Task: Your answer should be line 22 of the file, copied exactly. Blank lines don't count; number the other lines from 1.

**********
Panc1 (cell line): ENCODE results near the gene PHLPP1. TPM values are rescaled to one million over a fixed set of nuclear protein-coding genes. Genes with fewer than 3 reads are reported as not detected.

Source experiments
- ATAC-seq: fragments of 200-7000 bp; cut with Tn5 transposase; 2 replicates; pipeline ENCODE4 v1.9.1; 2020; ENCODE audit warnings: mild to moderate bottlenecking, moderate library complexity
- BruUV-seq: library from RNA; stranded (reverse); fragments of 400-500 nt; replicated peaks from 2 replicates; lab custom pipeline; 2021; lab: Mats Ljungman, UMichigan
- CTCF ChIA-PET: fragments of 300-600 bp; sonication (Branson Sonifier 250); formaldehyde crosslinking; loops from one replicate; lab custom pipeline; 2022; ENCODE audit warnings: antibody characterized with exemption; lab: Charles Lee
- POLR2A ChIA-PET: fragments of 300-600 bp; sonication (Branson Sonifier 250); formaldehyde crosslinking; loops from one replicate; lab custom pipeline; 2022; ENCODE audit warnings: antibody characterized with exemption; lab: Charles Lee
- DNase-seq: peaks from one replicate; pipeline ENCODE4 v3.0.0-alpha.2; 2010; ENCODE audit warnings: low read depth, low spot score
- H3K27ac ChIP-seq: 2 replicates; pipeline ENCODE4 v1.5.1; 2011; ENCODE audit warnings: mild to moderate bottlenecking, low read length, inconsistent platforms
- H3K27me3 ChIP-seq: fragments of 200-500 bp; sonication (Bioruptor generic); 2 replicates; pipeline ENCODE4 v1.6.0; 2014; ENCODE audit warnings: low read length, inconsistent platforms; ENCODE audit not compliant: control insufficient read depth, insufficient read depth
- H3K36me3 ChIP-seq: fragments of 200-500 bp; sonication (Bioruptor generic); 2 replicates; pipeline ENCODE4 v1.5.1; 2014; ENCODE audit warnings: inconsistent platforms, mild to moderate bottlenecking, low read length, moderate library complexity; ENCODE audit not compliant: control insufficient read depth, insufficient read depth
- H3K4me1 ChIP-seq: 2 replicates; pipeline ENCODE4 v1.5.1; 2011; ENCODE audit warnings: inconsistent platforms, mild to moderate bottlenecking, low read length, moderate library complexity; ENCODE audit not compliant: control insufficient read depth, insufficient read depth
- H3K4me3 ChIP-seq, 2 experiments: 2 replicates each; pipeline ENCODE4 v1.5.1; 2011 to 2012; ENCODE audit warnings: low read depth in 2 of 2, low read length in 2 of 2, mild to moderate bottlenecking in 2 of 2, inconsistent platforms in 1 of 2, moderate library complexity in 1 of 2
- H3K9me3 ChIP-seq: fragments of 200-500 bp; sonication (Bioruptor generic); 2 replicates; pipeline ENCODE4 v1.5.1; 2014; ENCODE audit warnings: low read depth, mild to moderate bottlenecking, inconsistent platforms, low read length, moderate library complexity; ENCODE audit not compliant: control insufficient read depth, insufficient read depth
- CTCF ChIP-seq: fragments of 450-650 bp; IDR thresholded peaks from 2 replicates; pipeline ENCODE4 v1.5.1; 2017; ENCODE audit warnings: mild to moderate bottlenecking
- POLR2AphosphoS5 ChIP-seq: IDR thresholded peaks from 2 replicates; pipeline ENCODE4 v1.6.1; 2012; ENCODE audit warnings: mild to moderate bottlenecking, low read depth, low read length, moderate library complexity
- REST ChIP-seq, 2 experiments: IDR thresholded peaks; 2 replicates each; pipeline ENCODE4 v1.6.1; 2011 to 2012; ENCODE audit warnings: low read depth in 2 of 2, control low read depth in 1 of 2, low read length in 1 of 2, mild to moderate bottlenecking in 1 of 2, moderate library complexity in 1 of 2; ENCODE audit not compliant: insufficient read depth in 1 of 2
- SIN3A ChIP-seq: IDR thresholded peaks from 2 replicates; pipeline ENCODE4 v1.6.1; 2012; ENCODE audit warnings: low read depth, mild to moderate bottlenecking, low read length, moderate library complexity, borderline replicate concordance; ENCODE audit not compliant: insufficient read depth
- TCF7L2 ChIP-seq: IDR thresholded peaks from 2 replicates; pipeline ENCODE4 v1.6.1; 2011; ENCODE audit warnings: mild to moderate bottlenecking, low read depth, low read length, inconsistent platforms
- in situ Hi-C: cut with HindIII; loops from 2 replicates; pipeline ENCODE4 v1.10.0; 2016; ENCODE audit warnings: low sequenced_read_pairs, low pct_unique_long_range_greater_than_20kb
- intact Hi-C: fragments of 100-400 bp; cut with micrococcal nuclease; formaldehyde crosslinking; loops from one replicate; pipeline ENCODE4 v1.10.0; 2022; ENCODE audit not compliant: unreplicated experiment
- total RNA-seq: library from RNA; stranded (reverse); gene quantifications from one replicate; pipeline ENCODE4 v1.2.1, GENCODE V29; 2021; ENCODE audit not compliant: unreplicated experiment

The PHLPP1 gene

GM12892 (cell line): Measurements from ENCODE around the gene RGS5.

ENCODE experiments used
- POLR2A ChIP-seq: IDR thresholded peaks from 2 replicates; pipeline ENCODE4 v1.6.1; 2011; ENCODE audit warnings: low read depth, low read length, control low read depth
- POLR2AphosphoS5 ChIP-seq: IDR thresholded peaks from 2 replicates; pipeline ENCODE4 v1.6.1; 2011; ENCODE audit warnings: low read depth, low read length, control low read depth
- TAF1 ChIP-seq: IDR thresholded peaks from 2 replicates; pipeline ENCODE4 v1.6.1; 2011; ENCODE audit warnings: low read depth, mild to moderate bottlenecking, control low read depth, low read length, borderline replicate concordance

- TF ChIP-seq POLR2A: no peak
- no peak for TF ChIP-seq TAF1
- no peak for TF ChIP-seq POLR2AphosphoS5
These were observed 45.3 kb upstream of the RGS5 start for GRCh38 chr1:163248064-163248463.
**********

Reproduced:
The PHLPP1 gene